John’s Story

My name is John and I am an addict. I start with that because that’s what and who I am. If I don’t remind myself of this very simple fact each day, then I am in trouble. I am humble enough today to admit and accept it.

I grew up on a modest council estate in central Scotland. My earliest memories are watching my Dad physically and mentally abuse my Mother. Life at home as a child was chaotic and painful. I remember going to school and painting this picture of John that wasn’t true or real. Based solely on fantasy. Based on trying to fit in with the other children I went to school with and based on how I thought the world would accept me. I used to tell white lies, exaggerate the truth or in some cases make up some quite extreme stories. Just to fit in. Just to feel apart of. Just to feel accepted. I was never comfortable with who I was or where I came from. I told stories of going to watch my beloved Rangers playing all over Europe. I once told some school friends I had a tumour in my lung. You can imagine their surprise when I was at school the day after I’d had the tumour removed.

Life was a lie. From a young age every interaction with another human being was false.

I had been searching all of my early years for that something I felt was missing. I loved playing football, but that never quite fulfilled me. I was good in a classroom but school seriously bored me. Nothing filled the void I had inside of me.

When I was 12, my mates from my street who I hung around with knocked on my door one Friday evening. They asked me if I had my pocket money and paper round wages. I didn’t have any clue that this would be the first time I would end an evening drunk. I was hooked. The feeling alcohol gave me was unique. It blocked out all of the internal chaos I had going on. I finally felt part of something. My mates always were up to no good and the drinking amplified this. I found it all quite attractive. I continued to drink every weekend for the next few years.

I stopped enjoying football. I stopped doing well at school. I stopped going to school. My mother, who was chronically ill by this time with multiple sclerosis, was worried about me. When she spoke to me about alcohol, it was the only time she never really shouted at me for doing something wrong. She could see even at this age that I didn’t drink normally. I didn’t drink like a “normal” person would. And she was right. Wether it was drink, pills or weed, I always went that little bit extra over my mates. I always went a bit to far. Was it because I wanted to be seen as hard? That I could handle it? Was it because I wanted my mates to think I was good enough to be in there company? Was it because by putting outrageous volumes of substances in my body blocked out all the other feelings and emotions I had? Probably a combination of them all really.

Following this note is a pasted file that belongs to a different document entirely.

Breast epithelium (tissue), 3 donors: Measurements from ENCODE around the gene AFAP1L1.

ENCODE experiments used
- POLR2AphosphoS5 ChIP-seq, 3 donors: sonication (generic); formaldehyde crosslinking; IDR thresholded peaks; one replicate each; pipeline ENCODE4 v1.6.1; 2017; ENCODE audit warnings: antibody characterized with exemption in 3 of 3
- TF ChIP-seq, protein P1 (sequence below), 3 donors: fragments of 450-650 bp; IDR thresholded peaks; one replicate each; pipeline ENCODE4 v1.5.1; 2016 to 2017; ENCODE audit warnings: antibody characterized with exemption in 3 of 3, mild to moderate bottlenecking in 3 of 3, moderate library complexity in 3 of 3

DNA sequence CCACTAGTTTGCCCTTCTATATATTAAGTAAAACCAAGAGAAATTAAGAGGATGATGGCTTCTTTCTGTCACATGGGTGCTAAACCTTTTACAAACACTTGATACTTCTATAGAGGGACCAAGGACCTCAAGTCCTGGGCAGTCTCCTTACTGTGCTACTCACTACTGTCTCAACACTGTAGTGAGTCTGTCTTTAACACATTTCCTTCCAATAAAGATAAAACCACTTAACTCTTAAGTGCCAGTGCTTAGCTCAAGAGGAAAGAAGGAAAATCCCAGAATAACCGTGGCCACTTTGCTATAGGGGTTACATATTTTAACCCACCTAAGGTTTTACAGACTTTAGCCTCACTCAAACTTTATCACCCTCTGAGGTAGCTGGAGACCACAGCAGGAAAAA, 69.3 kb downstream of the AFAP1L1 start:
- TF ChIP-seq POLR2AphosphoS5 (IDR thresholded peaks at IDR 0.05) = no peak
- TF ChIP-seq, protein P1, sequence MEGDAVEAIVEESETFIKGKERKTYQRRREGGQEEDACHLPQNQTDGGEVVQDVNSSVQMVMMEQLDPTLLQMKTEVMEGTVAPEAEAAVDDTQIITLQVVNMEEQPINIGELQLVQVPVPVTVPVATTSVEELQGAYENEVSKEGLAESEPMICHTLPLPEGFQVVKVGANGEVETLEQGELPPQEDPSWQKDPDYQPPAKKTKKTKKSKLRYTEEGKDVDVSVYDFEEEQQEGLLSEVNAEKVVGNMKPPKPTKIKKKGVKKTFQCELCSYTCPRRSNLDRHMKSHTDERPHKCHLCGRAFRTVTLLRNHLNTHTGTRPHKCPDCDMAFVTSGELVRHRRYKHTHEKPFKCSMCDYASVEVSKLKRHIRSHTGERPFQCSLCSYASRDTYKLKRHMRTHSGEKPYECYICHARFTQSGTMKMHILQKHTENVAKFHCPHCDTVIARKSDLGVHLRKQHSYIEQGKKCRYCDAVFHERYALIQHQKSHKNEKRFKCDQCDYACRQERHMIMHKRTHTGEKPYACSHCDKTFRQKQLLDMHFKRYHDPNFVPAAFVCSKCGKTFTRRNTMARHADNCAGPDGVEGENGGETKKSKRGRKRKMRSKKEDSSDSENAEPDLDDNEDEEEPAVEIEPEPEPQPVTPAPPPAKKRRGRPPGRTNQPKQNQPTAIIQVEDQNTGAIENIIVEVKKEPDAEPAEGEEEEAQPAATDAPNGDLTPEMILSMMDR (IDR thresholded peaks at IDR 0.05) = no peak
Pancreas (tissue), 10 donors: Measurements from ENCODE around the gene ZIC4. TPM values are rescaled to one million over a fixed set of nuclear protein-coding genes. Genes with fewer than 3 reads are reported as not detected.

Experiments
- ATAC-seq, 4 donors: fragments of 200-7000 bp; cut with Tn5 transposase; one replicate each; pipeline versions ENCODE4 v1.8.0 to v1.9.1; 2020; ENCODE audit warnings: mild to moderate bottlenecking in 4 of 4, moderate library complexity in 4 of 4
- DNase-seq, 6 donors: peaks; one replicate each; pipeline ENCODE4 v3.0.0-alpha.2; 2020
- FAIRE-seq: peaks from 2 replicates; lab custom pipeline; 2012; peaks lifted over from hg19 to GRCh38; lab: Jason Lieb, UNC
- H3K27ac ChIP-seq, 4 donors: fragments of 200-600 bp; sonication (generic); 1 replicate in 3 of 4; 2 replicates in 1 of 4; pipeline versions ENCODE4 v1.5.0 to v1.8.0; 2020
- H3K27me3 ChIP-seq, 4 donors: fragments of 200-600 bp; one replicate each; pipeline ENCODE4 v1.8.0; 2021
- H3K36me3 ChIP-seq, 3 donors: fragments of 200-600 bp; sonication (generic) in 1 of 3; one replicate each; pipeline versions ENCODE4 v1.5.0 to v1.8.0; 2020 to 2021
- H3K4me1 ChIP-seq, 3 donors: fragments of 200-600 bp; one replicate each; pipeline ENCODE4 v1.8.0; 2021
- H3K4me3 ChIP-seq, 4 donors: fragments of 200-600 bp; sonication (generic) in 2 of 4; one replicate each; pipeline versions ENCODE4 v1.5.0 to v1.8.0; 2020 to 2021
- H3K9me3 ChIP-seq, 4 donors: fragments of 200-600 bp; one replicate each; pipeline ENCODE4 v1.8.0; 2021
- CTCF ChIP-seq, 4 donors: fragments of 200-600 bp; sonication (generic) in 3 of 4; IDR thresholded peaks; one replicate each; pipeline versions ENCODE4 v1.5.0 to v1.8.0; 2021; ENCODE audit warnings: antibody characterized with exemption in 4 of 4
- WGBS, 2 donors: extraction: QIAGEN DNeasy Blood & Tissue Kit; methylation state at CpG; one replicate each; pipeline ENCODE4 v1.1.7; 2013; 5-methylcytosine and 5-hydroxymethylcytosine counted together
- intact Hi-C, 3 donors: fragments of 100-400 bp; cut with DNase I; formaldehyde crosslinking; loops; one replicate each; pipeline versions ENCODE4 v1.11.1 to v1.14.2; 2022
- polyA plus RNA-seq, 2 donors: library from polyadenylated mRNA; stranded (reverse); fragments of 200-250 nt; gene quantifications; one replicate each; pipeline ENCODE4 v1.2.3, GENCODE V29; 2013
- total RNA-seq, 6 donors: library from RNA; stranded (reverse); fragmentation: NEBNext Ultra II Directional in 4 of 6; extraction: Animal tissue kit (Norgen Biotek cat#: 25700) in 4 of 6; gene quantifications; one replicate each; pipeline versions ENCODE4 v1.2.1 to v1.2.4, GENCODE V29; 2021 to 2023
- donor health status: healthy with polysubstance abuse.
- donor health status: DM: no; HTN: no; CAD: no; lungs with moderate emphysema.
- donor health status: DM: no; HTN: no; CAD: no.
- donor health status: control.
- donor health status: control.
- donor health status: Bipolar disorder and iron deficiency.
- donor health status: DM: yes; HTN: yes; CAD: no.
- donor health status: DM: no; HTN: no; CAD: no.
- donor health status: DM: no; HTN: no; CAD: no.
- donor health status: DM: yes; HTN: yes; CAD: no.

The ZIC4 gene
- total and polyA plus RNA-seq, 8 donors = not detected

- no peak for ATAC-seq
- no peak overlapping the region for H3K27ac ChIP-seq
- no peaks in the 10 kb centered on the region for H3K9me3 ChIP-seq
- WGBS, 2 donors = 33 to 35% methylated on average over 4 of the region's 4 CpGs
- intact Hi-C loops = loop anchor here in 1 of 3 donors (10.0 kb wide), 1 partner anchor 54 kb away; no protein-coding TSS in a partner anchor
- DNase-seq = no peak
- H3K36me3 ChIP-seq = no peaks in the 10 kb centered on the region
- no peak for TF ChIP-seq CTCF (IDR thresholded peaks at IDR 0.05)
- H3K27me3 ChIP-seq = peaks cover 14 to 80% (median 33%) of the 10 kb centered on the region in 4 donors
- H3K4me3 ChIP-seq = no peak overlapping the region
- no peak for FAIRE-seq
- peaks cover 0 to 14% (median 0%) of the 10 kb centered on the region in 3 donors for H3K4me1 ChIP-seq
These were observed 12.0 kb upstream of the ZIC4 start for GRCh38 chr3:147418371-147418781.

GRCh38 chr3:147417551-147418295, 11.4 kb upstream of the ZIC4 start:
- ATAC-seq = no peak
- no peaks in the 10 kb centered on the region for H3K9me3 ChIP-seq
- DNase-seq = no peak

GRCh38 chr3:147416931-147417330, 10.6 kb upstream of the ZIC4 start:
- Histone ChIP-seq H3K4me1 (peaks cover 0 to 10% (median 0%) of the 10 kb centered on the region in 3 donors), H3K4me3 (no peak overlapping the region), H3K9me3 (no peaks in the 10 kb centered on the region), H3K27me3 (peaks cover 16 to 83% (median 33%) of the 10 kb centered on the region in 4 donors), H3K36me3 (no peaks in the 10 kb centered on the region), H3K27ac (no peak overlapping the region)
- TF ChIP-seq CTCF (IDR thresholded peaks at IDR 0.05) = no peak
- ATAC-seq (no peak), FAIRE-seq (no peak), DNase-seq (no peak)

By 14 I had developed the taste for gambling. Me and my mate from school would often go into the betting shop with our school bags on and be allowed to place bets and play on the FOBTs (roulette machines) I was making a bit of money and my mindset was, I didn’t really need to do anything else, I could just earn money by gambling. See how my fantasy based mind worked? I couldn’t accept any form of reality, even at this young age.

Even at this stage of my life I had started to manipulate friends and family in order to get what I wanted. To drink, to take some recreational drugs and to gamble.

By the age of 17 my mother had had enough. She had threatened me so many times to boot me into the streets because of my drinking and gambling behaviours. I knew something had to change but I was scared of getting out of my comfort zone. Scared of walking into the unknown. All I really need was the streets, how to drink and how to run away in a bookmaker.

I walked into an armed forces careers office in Edinburgh one day. I knew little about either of the three services but I applied to join the Royal Navy. I hadn’t even been to sea before. A few months later I was in Plymouth partaking in basic training. I thought by moving location and away from all that turmoil that home life brought I’d maybe change. I’d stop acting the way I had always acted. I would start to take responsibility for my life and actions. Stop drinking so heavily and put the gambling down. I continued the same patterns. Same behaviours. Lied to fit in. Drank to fit in and to remove the internal pain I was always in. I gambled to fund the lavish lifestyle I always dreamed of having. Nothing changed really. All that changed was I now had a uniform and some status which done wonders for my ego.